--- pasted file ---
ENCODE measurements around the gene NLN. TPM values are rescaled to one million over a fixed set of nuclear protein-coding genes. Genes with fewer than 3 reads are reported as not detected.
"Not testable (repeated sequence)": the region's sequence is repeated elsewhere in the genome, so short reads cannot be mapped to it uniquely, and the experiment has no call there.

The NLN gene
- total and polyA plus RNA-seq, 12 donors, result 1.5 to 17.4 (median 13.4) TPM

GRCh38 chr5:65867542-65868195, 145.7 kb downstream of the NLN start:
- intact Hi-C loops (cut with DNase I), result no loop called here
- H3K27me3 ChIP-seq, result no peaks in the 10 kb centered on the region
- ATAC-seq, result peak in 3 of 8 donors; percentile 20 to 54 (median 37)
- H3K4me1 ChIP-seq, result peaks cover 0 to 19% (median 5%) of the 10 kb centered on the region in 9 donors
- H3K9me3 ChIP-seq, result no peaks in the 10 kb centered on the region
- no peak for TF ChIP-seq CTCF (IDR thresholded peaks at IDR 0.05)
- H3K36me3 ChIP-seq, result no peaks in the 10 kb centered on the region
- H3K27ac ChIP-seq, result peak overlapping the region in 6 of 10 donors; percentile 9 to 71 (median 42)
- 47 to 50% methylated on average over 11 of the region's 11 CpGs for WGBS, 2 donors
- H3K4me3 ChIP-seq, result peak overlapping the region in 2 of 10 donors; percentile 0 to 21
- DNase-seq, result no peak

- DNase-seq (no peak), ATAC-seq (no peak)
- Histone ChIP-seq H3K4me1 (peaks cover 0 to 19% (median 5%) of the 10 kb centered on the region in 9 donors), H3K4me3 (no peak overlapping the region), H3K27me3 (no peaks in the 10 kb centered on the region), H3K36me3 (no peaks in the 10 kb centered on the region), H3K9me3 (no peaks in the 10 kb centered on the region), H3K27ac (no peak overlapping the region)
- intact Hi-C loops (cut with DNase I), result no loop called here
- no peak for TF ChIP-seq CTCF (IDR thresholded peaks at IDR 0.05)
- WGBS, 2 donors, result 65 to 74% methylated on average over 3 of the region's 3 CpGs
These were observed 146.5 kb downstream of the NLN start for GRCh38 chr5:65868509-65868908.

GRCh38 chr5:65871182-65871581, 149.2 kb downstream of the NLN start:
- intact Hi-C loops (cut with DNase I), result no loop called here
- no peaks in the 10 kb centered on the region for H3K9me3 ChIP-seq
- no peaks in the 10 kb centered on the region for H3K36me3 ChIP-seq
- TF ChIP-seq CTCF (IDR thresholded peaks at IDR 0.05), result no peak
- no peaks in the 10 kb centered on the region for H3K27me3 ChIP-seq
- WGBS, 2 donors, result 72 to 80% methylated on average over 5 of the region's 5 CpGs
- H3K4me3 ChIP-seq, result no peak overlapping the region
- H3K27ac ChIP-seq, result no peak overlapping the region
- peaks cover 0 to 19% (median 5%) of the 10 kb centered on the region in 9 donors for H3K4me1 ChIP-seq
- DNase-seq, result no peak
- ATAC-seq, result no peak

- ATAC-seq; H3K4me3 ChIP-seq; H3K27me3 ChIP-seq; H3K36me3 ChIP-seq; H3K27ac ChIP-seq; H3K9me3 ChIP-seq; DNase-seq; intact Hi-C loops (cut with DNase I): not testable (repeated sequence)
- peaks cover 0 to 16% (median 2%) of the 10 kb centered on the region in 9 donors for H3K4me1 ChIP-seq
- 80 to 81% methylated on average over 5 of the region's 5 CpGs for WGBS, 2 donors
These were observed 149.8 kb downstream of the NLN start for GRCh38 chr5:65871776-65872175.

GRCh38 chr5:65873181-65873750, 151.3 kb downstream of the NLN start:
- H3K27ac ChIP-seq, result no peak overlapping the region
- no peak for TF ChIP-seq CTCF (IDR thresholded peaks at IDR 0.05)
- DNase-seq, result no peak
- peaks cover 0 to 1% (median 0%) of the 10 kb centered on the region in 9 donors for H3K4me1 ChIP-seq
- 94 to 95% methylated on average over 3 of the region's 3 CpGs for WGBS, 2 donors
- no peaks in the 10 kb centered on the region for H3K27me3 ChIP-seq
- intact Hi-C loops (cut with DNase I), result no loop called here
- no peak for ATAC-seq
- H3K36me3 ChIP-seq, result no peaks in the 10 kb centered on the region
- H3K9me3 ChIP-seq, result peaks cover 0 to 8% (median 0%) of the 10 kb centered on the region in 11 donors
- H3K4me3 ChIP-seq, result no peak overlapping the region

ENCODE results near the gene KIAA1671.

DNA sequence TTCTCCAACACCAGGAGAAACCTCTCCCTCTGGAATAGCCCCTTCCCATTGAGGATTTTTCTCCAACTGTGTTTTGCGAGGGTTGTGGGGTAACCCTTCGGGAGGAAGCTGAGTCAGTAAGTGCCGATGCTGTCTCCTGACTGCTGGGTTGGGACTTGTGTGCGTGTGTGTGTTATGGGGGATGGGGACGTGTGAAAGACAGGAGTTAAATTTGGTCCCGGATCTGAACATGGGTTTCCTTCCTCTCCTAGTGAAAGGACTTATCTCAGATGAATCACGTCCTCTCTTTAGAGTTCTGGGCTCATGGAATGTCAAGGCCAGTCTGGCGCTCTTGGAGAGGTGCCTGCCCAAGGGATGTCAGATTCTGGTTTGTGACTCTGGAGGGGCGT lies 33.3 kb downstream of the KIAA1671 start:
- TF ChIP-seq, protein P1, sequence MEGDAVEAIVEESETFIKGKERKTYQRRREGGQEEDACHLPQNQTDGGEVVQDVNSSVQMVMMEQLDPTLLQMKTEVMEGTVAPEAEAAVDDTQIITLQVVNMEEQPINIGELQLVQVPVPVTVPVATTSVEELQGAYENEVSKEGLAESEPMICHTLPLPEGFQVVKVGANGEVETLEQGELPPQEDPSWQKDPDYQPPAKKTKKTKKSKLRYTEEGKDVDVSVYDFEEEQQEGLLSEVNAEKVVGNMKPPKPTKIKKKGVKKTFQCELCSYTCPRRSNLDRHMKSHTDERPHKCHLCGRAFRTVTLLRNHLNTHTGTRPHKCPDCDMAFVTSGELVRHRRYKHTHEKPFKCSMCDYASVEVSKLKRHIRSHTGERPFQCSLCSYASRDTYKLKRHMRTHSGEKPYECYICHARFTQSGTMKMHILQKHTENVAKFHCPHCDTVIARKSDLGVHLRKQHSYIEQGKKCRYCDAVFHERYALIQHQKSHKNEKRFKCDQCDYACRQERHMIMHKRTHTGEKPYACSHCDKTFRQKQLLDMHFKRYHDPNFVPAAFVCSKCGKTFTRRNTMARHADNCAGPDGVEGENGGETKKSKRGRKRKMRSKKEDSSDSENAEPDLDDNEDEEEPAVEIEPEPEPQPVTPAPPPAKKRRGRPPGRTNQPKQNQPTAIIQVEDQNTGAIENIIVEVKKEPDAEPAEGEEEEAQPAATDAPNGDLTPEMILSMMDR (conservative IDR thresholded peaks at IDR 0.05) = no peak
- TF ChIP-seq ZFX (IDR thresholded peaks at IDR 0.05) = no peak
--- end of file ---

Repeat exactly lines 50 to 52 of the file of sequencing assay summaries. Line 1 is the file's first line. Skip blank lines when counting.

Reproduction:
- H3K4me3 ChIP-seq, result no peak overlapping the region

ENCODE results near the gene KIAA1671.

DNA sequence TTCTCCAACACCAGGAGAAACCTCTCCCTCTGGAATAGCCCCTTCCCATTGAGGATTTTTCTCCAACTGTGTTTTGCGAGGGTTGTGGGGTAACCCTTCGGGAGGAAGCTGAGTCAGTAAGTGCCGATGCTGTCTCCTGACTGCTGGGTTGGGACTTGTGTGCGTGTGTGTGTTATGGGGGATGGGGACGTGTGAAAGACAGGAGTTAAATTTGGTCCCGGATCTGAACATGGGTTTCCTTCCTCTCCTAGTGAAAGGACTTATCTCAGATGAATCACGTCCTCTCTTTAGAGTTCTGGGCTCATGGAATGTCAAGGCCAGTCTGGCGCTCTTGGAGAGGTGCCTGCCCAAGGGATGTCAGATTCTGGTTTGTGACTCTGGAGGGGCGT lies 33.3 kb downstream of the KIAA1671 start: